- Posted October 16, 2012 by
Team iReport featured this story
This iReport is part of an assignment:
Hurricane season 2012
Living on the Wrong Side of the Wall
- dsashin, CNN iReport producer
On May 26, 2011 Reporter CHRIS GRANGER / THE TIMES-PICAYUNE reported the following on nola.com: "Just one small section of a long metal and cement wall, crewmen work on top of a giant metal door over the Caernarvon Canal that will help protect St. Bernard Parish from hurricanes and storm surge." (PJ: he was referencing a photo of the wall being built.) "The U. S. Army Corps of Engineers, Team New Orleans, achieved a major risk reduction milestone in St. Bernard Parish with a concrete pour at the final section of floodwall along the Mississippi River Gulf Outlet between Bayou Dupre and Highway 46. The approximately 7.5-mile stretch of floodwall is now able to defend against a storm surge event that has a one percent chance of occurring in any given year, or a 100-year storm surge event. The media was given a tour on Wednesday, May 4, 2011 near Caernarvon."
The flood wall at Caernavon stops at Braithwaite, LA. Braithwaite had massive, extensive flooding after Hurricane Isaac. One could say that the 2500 residents, many of whom are life long residents, now live on the wrong side of the wall. They now reside outside of federal levee protection and most fear that they will flood again.
For life long residents like Kenneth and Aloma Savastano there is much uncertainty about what their next steps should be. They did not flood for Katrina however after Hurricane Isaac they had 12 feet of water.
I did several iReports on the Savastano's after Hurricane Isaac. I returned to Braithwaite this past weekend. Their home has now been gutted. 2 x 4s and concrete slab are all that remain on the interior of the first floor. On the day of my visit debris was still being removed from their property. The supervisor overseeing the debris removal on the property told me that the day before they removed 29 dump truck loads of marsh grass and debris from the Savastano's property. The Savastano's have a citrus farm with 1000 citrus trees.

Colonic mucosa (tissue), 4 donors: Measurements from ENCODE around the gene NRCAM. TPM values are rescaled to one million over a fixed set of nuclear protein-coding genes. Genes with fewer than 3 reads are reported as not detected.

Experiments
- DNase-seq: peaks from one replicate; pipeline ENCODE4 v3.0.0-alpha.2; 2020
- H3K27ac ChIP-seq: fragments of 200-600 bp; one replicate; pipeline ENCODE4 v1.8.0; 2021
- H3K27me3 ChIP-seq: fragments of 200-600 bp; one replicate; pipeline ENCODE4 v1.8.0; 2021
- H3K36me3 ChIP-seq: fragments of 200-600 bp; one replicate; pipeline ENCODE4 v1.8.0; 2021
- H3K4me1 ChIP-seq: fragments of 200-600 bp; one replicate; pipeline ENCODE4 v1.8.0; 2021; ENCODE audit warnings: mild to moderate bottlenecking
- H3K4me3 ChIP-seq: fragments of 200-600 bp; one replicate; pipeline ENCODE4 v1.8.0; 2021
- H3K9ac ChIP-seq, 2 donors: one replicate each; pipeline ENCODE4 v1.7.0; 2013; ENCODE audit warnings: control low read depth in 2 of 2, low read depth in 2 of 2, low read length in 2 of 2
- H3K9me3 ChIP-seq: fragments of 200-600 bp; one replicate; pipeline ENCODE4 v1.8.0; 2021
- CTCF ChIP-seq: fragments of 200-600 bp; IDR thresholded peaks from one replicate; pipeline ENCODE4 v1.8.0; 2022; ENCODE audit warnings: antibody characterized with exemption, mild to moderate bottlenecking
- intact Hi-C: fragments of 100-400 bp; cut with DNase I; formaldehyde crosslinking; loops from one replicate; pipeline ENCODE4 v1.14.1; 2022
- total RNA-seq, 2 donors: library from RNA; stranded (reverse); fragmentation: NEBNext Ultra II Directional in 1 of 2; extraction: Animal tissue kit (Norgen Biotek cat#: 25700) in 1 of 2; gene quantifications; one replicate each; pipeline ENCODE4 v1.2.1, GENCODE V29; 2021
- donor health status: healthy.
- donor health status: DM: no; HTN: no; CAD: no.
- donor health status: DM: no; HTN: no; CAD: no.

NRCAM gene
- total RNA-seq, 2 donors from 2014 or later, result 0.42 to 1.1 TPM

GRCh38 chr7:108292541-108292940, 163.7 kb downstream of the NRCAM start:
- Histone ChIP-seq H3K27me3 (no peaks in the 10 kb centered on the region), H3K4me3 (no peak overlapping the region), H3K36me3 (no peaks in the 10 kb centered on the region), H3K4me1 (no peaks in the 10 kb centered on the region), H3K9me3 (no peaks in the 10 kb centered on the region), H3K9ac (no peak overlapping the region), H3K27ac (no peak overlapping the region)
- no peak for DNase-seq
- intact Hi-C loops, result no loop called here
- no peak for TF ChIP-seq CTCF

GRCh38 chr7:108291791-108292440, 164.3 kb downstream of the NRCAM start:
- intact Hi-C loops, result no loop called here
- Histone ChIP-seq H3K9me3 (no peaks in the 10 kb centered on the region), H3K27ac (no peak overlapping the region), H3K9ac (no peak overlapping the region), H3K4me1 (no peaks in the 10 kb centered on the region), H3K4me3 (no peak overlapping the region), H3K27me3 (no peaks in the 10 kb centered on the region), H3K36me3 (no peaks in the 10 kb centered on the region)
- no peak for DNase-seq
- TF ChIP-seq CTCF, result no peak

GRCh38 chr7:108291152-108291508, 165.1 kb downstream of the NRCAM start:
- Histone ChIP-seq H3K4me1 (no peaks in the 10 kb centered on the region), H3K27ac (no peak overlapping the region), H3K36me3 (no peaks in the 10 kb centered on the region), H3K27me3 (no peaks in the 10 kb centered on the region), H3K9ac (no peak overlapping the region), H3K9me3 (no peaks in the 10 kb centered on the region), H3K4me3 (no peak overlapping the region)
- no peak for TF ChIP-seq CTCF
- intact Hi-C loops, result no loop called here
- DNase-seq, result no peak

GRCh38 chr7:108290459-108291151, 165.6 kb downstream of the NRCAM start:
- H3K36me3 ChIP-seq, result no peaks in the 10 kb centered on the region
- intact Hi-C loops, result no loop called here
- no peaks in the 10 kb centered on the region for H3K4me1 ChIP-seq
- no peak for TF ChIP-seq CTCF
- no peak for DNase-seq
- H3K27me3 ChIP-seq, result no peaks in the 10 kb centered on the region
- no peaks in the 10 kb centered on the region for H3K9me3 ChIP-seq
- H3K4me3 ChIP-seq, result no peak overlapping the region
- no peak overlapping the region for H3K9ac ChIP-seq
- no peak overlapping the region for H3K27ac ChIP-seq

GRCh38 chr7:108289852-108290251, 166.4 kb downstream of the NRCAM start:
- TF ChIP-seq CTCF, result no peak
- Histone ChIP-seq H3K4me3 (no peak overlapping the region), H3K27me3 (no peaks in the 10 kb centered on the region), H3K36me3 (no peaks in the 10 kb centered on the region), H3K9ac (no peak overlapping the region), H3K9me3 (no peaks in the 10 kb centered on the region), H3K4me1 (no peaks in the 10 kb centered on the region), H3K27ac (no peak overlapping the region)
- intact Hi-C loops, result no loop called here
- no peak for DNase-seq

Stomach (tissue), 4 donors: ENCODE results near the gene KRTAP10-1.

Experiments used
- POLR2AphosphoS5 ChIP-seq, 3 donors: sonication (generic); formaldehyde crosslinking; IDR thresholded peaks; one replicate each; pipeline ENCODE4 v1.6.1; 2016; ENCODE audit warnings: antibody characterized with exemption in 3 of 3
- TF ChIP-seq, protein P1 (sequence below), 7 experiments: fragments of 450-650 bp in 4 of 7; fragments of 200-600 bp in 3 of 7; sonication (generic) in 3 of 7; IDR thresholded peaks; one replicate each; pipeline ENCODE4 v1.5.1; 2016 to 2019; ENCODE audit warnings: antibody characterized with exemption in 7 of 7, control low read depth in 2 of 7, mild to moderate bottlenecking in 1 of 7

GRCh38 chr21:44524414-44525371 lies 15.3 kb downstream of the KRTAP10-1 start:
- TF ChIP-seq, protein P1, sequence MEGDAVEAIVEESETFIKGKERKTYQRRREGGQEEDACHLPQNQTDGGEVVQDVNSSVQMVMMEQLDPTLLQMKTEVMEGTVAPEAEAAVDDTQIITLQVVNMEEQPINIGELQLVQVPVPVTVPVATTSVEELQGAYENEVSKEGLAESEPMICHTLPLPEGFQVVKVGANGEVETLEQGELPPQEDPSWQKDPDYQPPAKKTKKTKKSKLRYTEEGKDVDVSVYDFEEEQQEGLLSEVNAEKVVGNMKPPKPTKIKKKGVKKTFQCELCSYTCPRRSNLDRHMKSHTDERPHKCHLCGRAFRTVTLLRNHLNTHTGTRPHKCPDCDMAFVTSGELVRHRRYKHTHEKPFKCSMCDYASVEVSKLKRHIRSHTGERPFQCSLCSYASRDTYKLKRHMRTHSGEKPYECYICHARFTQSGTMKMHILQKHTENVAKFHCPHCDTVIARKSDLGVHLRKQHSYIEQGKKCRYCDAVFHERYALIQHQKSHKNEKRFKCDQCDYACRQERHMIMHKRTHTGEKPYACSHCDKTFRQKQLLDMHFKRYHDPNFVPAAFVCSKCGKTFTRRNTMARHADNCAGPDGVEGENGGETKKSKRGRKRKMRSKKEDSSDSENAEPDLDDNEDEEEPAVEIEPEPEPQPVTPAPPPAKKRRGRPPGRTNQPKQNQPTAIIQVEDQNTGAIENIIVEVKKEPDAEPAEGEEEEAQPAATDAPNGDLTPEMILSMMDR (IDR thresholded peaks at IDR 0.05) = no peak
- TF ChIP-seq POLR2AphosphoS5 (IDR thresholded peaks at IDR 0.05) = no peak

On the day of my visit, Aloma Savastano had the chore of going thru the very lengthy document from the insurance adjuster's assessment of their home. She went room by room making sure that every structural component on their home was accounted for. Structural components are: dry wall square footage, floor, sub-floor, light switches, light fixtures, power outlets, windows, trim, doors, doorknobs, etc.
We finished the day in Braithwaite at 5:10pm. We needed to be on the ferry leaving at 5:30pm. On the way to the ferry we decided to drive just a bit farther so that I could take a photo of Aloma Savastano in front of "the wall". We made it back to the ferry just in time, pulling onto the ferry just as the ferry horn blew signaling that it would be departing. Time to go get showered and head to the Savastano's daughter's home. You see we had a birthday to celebrate. Earlier in the week Aloma turned 70 years old. For just a little while that evening, as family and friends celebrated everything seemed normal again.
Photos taken by Patti Johnston, October 13, 2012.
I grew up in Braithwaite, LA. Kenneth and Aloma Savastano are the parents of my best friend since childhood.